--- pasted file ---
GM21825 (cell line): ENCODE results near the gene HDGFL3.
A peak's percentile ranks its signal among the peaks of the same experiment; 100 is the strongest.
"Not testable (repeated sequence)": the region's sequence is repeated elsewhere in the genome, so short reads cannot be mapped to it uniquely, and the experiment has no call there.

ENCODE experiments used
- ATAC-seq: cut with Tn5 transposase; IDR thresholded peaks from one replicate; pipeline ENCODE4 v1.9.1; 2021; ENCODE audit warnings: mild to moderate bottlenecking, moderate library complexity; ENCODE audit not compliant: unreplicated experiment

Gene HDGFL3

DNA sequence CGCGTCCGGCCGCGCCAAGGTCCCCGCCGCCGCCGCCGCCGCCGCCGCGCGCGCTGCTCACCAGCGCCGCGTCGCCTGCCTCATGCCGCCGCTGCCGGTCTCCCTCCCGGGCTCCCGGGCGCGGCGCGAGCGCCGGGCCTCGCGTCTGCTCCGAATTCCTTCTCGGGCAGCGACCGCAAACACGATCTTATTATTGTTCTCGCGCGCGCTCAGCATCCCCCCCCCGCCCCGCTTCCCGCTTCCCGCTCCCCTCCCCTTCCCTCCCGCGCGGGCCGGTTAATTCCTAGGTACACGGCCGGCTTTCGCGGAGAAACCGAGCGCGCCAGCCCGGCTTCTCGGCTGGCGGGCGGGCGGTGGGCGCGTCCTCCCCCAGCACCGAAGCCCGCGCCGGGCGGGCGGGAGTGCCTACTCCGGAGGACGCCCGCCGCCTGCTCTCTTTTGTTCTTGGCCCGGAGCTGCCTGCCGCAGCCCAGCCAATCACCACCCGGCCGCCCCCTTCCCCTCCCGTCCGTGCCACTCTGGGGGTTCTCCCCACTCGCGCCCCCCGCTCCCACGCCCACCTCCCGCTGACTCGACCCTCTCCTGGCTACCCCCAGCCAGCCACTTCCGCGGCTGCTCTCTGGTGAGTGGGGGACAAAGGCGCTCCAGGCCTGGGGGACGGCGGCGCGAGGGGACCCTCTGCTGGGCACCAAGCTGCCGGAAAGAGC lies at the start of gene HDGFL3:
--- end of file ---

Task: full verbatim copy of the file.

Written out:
GM21825 (cell line): ENCODE results near the gene HDGFL3.
A peak's percentile ranks its signal among the peaks of the same experiment; 100 is the strongest.
"Not testable (repeated sequence)": the region's sequence is repeated elsewhere in the genome, so short reads cannot be mapped to it uniquely, and the experiment has no call there.

ENCODE experiments used
- ATAC-seq: cut with Tn5 transposase; IDR thresholded peaks from one replicate; pipeline ENCODE4 v1.9.1; 2021; ENCODE audit warnings: mild to moderate bottlenecking, moderate library complexity; ENCODE audit not compliant: unreplicated experiment

Gene HDGFL3

DNA sequence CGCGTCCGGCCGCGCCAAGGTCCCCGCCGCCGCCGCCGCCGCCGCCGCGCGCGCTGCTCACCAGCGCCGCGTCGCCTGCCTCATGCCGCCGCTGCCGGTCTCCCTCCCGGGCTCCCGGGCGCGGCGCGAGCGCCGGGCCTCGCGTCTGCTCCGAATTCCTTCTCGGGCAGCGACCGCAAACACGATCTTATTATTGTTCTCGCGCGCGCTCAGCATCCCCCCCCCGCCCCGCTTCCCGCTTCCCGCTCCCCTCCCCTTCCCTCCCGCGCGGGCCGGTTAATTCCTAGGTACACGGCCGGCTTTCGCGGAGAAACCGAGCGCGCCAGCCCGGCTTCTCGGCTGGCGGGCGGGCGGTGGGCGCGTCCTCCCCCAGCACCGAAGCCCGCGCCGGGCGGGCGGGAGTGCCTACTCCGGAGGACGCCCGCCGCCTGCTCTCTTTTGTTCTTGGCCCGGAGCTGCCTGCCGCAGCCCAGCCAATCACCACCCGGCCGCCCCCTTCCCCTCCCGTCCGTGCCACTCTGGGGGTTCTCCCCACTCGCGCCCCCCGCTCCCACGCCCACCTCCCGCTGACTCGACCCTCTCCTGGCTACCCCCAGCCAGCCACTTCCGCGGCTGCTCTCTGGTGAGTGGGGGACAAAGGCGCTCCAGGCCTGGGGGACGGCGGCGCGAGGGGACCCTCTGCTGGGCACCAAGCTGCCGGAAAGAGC lies at the start of gene HDGFL3: